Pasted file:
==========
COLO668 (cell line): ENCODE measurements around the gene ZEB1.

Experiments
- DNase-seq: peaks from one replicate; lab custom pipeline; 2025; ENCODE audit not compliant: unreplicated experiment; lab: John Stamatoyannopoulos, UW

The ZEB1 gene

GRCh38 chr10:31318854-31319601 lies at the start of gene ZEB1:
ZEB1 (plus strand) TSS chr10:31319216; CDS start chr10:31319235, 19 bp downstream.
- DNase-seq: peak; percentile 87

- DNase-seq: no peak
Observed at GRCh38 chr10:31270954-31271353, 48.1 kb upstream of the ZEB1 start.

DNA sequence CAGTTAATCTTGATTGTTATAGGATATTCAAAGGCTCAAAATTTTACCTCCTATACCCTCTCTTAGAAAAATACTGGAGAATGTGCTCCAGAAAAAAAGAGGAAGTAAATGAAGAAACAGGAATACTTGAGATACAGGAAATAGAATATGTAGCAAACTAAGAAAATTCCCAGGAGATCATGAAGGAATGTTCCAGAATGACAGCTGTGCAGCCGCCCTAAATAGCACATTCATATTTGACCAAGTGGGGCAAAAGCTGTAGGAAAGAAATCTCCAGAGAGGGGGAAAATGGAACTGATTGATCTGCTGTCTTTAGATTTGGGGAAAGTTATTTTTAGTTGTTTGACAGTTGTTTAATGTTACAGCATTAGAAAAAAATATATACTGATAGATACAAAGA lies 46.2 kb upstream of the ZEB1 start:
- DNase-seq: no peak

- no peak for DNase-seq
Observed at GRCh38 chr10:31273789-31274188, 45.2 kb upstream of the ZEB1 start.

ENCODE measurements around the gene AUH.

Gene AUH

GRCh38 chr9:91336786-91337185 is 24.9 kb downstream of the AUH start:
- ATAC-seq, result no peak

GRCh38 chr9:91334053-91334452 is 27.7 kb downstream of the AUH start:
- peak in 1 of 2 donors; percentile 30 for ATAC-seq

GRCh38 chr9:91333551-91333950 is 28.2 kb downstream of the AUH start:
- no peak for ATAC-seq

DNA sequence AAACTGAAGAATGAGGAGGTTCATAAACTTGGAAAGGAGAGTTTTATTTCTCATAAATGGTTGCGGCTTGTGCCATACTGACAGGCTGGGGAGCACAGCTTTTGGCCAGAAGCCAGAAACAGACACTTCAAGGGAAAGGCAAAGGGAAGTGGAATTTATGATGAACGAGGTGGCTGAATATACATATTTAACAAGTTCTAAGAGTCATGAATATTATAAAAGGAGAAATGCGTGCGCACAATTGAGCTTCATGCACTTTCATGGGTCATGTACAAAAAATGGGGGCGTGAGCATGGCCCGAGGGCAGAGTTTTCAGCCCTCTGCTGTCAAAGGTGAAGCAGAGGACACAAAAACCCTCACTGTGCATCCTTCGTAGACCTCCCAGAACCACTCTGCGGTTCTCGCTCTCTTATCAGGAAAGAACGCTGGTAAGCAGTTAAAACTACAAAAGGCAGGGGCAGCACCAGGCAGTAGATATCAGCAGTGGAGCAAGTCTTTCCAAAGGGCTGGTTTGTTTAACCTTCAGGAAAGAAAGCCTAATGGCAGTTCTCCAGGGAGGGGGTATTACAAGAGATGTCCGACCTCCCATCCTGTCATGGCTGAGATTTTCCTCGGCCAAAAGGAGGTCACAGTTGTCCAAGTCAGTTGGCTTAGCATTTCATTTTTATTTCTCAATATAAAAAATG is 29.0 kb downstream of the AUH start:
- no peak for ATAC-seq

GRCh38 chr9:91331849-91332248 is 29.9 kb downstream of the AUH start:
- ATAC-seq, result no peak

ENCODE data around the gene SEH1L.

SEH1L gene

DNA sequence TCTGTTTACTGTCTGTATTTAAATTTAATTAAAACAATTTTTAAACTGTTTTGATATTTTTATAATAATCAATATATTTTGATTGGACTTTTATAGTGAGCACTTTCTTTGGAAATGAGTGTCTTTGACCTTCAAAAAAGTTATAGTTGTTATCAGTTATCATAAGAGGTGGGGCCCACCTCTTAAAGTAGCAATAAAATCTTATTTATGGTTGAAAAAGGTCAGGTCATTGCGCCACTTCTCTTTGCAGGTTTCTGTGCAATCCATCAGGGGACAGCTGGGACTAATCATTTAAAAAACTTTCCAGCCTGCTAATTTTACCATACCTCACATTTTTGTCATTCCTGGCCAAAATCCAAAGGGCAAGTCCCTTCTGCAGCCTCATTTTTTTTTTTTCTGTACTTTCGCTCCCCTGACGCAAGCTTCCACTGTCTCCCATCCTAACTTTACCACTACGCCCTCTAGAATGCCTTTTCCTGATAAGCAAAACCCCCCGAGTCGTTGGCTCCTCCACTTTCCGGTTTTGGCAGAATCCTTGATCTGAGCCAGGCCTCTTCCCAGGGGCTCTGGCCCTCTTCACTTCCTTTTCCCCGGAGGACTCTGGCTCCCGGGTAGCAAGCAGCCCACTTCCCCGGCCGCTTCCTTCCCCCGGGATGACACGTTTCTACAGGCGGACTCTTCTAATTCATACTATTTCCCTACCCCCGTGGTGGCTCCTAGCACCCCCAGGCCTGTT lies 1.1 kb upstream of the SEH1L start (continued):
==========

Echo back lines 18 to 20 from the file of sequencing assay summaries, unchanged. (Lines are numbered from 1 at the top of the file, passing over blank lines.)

GRCh38 chr9:91334053-91334452 is 27.7 kb downstream of the AUH start:
- peak in 1 of 2 donors; percentile 30 for ATAC-seq

GRCh38 chr9:91333551-91333950 is 28.2 kb downstream of the AUH start: